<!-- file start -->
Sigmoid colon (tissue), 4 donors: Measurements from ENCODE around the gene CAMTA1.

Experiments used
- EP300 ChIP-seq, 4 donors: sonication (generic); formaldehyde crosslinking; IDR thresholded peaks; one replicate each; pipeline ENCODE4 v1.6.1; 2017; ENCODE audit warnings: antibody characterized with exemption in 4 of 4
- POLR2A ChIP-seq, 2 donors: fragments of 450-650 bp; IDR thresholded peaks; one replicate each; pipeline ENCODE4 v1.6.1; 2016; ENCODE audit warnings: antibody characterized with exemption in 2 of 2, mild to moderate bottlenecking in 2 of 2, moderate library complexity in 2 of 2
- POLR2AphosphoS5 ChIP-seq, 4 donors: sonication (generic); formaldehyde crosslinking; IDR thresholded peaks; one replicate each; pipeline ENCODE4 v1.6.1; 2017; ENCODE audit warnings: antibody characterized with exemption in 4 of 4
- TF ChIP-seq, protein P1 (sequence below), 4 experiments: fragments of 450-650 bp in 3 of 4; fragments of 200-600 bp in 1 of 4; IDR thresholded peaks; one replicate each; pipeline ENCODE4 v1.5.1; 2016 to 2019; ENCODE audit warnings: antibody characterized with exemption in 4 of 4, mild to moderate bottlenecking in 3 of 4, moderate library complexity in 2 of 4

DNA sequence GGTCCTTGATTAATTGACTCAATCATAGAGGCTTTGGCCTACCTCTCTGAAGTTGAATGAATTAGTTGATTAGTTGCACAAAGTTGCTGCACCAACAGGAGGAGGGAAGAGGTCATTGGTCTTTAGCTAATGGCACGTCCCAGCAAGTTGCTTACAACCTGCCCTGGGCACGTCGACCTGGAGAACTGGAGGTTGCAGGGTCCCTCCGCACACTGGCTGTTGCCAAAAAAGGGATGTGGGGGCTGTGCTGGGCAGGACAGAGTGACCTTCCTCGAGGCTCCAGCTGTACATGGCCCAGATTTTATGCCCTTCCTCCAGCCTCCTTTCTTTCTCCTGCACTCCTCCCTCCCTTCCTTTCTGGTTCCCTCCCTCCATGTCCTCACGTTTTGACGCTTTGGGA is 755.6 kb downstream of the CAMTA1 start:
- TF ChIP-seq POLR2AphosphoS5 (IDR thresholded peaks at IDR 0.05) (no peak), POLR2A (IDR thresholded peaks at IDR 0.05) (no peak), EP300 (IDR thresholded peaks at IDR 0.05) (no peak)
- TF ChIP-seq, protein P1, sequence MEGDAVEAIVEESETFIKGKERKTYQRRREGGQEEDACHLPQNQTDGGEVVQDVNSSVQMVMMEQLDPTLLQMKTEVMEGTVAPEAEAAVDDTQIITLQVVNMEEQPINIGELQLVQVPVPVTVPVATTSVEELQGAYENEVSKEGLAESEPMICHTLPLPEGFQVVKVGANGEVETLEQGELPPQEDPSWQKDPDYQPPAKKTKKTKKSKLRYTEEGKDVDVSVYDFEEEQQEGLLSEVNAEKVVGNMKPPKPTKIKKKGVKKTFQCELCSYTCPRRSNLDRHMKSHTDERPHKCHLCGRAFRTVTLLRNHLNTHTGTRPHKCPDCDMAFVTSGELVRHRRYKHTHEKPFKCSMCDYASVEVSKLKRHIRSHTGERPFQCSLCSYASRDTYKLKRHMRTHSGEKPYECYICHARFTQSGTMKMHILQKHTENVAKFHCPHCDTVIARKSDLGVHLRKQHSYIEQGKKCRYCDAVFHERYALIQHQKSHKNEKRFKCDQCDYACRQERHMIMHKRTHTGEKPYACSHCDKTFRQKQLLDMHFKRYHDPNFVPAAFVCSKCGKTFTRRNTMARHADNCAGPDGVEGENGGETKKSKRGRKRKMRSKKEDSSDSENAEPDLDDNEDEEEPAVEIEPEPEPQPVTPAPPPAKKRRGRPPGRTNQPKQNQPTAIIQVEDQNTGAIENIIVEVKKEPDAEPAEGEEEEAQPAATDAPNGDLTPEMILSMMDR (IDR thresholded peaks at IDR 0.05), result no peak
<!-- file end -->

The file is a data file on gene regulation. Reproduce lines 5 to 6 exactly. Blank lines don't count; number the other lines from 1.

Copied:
- POLR2AphosphoS5 ChIP-seq, 4 donors: sonication (generic); formaldehyde crosslinking; IDR thresholded peaks; one replicate each; pipeline ENCODE4 v1.6.1; 2017; ENCODE audit warnings: antibody characterized with exemption in 4 of 4
- TF ChIP-seq, protein P1 (sequence below), 4 experiments: fragments of 450-650 bp in 3 of 4; fragments of 200-600 bp in 1 of 4; IDR thresholded peaks; one replicate each; pipeline ENCODE4 v1.5.1; 2016 to 2019; ENCODE audit warnings: antibody characterized with exemption in 4 of 4, mild to moderate bottlenecking in 3 of 4, moderate library complexity in 2 of 4